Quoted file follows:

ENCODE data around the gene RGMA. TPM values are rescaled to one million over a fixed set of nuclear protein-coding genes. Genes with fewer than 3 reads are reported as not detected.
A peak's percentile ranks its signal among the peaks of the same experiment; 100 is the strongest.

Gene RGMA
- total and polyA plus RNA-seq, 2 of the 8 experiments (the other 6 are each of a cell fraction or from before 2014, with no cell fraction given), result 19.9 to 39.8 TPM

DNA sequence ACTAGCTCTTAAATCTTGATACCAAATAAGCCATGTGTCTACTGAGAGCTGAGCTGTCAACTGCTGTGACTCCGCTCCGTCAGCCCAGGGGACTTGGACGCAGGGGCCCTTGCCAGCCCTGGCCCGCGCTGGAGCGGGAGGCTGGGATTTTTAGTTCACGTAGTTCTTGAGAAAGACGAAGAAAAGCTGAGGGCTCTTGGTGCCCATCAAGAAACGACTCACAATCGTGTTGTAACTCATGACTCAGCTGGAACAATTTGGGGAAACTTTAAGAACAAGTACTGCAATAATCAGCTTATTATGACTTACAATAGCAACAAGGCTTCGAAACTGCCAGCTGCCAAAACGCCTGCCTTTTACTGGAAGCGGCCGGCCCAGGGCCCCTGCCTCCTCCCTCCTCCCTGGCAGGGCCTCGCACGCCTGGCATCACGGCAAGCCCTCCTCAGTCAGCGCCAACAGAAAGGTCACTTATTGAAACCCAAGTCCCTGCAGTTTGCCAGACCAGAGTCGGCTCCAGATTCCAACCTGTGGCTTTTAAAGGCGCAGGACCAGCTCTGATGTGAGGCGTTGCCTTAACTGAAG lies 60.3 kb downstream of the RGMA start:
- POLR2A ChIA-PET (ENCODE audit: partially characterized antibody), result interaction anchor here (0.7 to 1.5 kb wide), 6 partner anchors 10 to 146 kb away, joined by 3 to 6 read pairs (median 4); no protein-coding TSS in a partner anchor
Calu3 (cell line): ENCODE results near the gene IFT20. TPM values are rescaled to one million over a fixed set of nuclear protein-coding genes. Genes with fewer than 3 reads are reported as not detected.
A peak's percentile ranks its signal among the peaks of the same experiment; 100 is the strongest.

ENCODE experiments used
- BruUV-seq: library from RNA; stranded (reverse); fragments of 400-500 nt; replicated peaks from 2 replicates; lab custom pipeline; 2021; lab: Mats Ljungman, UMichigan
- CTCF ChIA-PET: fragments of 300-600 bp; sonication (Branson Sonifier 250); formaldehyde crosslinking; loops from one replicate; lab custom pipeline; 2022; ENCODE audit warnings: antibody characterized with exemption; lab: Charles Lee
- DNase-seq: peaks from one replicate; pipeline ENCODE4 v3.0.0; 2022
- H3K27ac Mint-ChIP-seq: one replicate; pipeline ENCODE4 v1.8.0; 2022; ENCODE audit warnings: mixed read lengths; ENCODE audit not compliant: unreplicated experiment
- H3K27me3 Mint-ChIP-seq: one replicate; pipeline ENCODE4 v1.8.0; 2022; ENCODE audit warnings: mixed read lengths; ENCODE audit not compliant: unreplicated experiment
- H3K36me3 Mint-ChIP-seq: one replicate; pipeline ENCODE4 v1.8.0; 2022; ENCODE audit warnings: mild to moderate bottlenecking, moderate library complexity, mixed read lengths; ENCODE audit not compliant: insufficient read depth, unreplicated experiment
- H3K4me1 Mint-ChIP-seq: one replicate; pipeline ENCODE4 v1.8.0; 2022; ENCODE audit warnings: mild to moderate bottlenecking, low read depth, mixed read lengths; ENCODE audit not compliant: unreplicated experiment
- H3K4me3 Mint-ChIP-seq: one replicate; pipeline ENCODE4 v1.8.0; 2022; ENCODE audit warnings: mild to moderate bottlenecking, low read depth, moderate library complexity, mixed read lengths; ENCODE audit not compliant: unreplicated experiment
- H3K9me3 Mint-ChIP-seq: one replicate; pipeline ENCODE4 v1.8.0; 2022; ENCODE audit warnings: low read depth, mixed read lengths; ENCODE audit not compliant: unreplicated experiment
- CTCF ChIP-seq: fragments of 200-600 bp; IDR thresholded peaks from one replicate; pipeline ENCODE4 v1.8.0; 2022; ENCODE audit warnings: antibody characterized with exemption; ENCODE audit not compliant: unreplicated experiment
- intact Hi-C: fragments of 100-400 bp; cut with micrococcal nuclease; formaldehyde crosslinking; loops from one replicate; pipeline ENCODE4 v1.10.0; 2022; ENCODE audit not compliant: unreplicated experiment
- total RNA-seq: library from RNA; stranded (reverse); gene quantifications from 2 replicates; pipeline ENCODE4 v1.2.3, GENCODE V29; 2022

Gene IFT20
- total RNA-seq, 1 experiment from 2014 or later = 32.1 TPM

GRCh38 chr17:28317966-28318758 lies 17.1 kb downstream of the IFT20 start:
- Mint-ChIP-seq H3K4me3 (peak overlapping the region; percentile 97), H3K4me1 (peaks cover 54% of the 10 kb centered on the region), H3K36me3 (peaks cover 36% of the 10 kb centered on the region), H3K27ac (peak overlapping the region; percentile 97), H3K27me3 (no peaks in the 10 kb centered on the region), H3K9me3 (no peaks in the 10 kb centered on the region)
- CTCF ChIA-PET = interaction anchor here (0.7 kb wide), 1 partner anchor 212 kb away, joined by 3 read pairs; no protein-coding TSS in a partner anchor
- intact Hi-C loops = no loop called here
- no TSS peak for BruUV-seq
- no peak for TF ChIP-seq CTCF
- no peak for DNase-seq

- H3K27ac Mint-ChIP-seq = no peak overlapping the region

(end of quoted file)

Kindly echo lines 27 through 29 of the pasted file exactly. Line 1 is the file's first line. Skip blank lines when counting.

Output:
- intact Hi-C loops = no loop called here
- no TSS peak for BruUV-seq
- no peak for TF ChIP-seq CTCF